Amplification of PML-RARA fusion transcripts

The PML-RARA fusion gene transcripts bcr1, bcr2, and bcr3 types were amplified by a 2-step (nested) qualitative RT-PCR. This was done using the recommendations of BIOMED-1 Concerted Action (supplemental Methods, available on the Blood Web site; see the Supplemental Materials link at the top of the online article).15  Quantification of the PML-RARA transcripts was done using Europe Against Cancer program protocols.16  The assays were run on an ABI PRISM 7000 DNA Sequence Detection System. Fusion transcripts were normalized with ABL17  and ΔCt method was used to generate normalized copy number using in-house plasmid standards for the bcr1 and bcr3 transcripts and commercial plasmids standards (Ipsogen) for the bcr2 transcript (supplemental Methods).15  All samples were tested in replicates, and the results were reported according to the Europe Against Cancer guidelines as the normalized copy number, derived by multiplying the PML-RARA copy number/ABL copy number ratio by 100. The RT-PCR and RQ-PCR sensitivity was assessed in-house using methodology as reported previously (supplemental Methods).18  Any value for PML-RARA copy number derived beyond a Ct of 40 was considered negative.16  A negative and a positive control were included in each run. Results were excluded if the Ct of ABL was more than 30. Samples with SD of less than 0.5 between duplicates were only included in the analysis (test was repeated if SD > 0.5) to exclude the variations because of technical errors.

Cytogenetic analysis and determination of FLT3 mutation status

The details of the methods and reporting criteria for cytogenetic analysis and the methods for molecular detection of FLT3 mutations are given in supplemental Methods.

Definition of outcomes

Definition of CHR, overall survival, event-free survival, CRm, and molecular relapse was as reported earlier by us for this regimen.14  Relapse-free survival (RFS) was calculated from time of achieving CR to the patient's last follow-up or an event defined as hematologic relapse only.

Statistical methods

The χ2 or Fisher exact test and Mann-Whitney U test were used to compare differences between groups for response to therapy. The probability of survival was estimated with the use of the product-limit method of Kaplan-Meier for overall survival, RFS, and cumulative incidence of relapse and was compared by the log-rank test. All survival estimates are reported ± SE. The relationships of clinical features to outcome were analyzed by Cox proportional hazard model. All P values were 2-sided, with values of .05 or less indicating statistical significance. Statistical analysis used the SPSS Version 16.0 software.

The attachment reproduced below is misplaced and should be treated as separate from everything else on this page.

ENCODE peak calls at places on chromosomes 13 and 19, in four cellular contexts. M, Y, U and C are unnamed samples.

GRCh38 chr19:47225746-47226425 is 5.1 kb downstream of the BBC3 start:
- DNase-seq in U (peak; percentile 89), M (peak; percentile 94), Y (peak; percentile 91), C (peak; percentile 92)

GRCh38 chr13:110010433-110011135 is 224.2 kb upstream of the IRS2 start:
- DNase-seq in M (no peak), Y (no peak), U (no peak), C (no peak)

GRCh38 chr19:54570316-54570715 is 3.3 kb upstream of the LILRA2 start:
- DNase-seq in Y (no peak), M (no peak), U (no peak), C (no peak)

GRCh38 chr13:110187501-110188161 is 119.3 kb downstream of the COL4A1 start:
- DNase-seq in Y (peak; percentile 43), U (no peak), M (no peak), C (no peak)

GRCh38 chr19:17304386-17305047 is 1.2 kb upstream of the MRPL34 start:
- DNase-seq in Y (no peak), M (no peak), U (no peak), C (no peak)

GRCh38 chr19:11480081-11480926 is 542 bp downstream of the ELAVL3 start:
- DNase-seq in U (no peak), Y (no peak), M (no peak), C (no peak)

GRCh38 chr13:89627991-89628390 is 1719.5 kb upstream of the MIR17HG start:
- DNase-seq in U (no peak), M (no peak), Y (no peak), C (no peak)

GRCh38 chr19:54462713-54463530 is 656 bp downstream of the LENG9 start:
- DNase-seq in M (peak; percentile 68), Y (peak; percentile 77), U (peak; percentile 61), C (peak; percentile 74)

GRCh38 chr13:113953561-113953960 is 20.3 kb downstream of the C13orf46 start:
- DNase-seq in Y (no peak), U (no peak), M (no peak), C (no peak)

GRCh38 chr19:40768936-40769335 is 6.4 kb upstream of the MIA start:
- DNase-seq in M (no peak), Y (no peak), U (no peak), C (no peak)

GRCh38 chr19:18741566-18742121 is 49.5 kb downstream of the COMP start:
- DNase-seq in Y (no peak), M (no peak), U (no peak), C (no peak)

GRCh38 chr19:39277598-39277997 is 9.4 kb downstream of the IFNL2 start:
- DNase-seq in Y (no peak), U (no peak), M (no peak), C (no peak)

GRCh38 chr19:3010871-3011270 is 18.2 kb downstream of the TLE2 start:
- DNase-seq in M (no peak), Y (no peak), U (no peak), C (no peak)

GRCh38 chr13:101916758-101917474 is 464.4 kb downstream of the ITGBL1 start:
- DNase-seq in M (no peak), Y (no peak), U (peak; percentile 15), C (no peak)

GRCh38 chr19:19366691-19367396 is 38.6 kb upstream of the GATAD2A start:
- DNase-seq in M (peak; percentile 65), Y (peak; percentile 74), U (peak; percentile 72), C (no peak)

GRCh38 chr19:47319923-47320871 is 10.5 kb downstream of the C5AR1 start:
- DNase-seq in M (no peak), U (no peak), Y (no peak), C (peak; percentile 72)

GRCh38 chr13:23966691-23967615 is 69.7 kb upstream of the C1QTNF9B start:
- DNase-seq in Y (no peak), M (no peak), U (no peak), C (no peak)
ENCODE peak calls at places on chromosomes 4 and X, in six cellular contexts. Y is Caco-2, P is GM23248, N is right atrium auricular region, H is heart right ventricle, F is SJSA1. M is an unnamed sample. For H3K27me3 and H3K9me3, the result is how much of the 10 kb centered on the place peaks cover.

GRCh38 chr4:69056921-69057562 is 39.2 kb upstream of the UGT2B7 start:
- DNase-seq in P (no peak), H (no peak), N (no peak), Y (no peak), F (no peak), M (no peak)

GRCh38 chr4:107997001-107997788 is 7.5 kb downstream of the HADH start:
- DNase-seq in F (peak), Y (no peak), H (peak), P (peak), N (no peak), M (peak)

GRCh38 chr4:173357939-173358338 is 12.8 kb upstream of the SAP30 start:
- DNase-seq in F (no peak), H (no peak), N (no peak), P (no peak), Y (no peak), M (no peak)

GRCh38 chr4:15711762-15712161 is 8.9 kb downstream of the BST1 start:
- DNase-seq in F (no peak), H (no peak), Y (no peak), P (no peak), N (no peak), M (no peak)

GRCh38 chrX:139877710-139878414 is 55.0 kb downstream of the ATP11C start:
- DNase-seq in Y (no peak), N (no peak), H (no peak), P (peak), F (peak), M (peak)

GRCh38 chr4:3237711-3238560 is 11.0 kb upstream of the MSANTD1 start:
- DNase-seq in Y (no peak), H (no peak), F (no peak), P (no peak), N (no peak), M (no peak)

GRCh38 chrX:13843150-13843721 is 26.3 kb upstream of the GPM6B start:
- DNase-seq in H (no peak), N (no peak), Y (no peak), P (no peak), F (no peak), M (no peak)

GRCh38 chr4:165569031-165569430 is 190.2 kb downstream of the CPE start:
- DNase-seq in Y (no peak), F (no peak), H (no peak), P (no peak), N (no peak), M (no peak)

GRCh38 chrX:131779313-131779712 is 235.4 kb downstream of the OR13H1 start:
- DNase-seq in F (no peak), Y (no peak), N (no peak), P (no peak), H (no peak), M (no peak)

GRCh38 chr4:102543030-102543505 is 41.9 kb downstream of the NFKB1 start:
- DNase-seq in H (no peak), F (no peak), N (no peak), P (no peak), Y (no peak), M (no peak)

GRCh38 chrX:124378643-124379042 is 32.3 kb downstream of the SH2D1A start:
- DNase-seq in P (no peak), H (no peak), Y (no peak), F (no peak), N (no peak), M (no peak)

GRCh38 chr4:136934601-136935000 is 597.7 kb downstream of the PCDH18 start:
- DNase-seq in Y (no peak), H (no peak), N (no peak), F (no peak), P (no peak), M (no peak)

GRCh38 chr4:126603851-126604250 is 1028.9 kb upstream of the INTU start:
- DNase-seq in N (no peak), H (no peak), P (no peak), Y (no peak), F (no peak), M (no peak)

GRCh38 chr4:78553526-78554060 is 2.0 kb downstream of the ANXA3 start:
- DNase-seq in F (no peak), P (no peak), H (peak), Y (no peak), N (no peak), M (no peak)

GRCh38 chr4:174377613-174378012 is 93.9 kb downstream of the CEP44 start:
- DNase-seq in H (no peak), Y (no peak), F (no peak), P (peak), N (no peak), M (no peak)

Results

Patient accrual and baseline characteristics

Between March 2000 and April 2010, 173 patients with PML-RARA+ APL were eligible to be enrolled for this study. Patients who died before starting treatment (n = 1), during induction (n = 18), those who were discharged against medical advice (n = 2), or those who were primary refractory (n = 1) were excluded from this study. The remaining 151 patients were enrolled after getting written and informed consent. The baseline characteristics and their impact on RFS of the patients enrolled are summarized in Table 1.

Table 1

Baseline characteristics of patients and their impact on RFS

Parameter N (%)/median (range) Impact on RFS (P
Age, y   
    < 10 18 (11.9)  
    11-15 15 (9.9) NS 
    16-55 111 (73.5)  
    > 55 7 (4.6)  
Sex: male 79 (52.3) NS 
Hemoglobin, × 10 g/Lt 8.6 (2.1-16) NS 
WBC   
    < 5 × 109/Lt 78 (51.7) NS 
    ≥ 5 × 109/Lt 73 (48.3)  
    < 10 × 109/Lt 98 (64.9) NS 
    ≥ 10 × 109/Lt 53 (35.1)  
Platelets  NS 
    ≤ 20 × 109/Lt 86 (57.0)  
    > 20 × 109/Lt 65 (43.0)  
Good-risk group* 41 (27.2) NS 
High-risk group 110 (72.8)  
RT-PCR   
    bcr1 92 (61.3)  
    bcr2 9 (6.0) NS 
    bcr3 49 (32.7)  
Lactate dehydrogenase, IU/Lt 527 (75-2700) NS 
Serum creatinine, mg/100 mL 0.8 (0.1-1.6) NS 
Additional CTG finding   
    Yes 42 (31.1) .001 
    No 93 (68.9)  
FLT3 mutation (ITD/TKD)   
    Yes 36 (26.5) NS 
    No 100 (73.5)  
Parameter N (%)/median (range) Impact on RFS (P